VOYA - Bonnie Kunzel
Twisted indeed. The author takes a walk on the dark side in this collection of spooky stories, some old, some new, all delightfully creepy. He knows his audience, providing enough horrific touches to appeal to the most challenging readers-those hard-to-reach middle school boys. Each story is introduced with a brief statement describing where he got the idea. The four new stories run the gamut from Who Do We Appreciate, the opening story that features a soccer game between the minions of Heaven and Hell, to Ralphy Sherman's Root Canal, with a recurring character who in this case has a wormhole toothache. Along the way there is also The River Tour, a contemporary take on Charon and the River Styx, and Catching Cold-beware the neighborhood ice cream truck. From 1993 comes Monkeys Tonight and the fear of monkeys; Black Box, which is a retelling of Pandora's box; Flushie, about revenge on a bully; Screaming at the Wall in which a grandmother sees visions of the future; and Alexander's Skull-literally. Riding the Raptor features a roller coaster to die for, and Trash Bin warns readers to beware the garbage pit. An Ear for Music portrays a musical vampire, and a teenage ghost populates Survivor. A quilt scarfs up children in Security Blanket. The result of this gathering of stories is a spook fest of menacing tales-sometimes subtle but always sinister-with plenty of teen appeal.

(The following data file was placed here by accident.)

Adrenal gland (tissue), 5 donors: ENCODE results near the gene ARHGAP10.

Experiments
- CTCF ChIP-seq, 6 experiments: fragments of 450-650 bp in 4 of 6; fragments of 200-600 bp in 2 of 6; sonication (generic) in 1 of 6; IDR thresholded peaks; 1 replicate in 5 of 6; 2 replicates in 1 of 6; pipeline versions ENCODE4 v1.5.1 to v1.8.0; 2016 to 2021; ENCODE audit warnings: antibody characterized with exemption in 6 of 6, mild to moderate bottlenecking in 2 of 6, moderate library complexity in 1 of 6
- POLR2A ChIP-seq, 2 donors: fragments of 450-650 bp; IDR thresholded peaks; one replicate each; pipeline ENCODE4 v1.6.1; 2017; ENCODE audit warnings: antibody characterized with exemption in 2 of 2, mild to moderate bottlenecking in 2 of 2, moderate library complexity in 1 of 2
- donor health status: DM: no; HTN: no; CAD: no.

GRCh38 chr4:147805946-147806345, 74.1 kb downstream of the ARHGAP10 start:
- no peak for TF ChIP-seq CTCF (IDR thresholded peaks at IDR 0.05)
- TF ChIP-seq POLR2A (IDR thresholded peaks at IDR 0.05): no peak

School Library Journal
Gr 5 Up
A good subtitle for this delightfully demented collection might be "Be Careful What You Wish For . . . ." Highlights include "Who Do We Appreciate?," in which a teenager referees a children's soccer game of unimaginable importance; "Same Time Next Year," which points out a rather obvious problem with the whole notion of time travel; "Connecting Flight," which will make readers NEVER want to board an airplane again; and "Ralphy Sherman's Root Canal," which will make them NEVER forget to brush their teeth. And, if they share the author's aversion to the flying monkeys in The Wizard of Oz , they might want to approach "Monkeys Tonight" with trepidation. Shusterman's characters range in age from early to middle teens. They're mean to their siblings, or don't listen to those older and wiser, or wish for things they shouldn't, and boy, do they regret it. Extremely readable and elegantly creepy, the selections are perfect for reading aloud or recommending to reluctant readers. The brief introduction to each story gives insight into the author's thought processes, and go a little way toward answering that age-old question: "Where do you get your ideas?" The book includes stories originally published in 1993 and 1995, plus four new tales.
Mara AlpertCopyright 2006 Reed Business Information.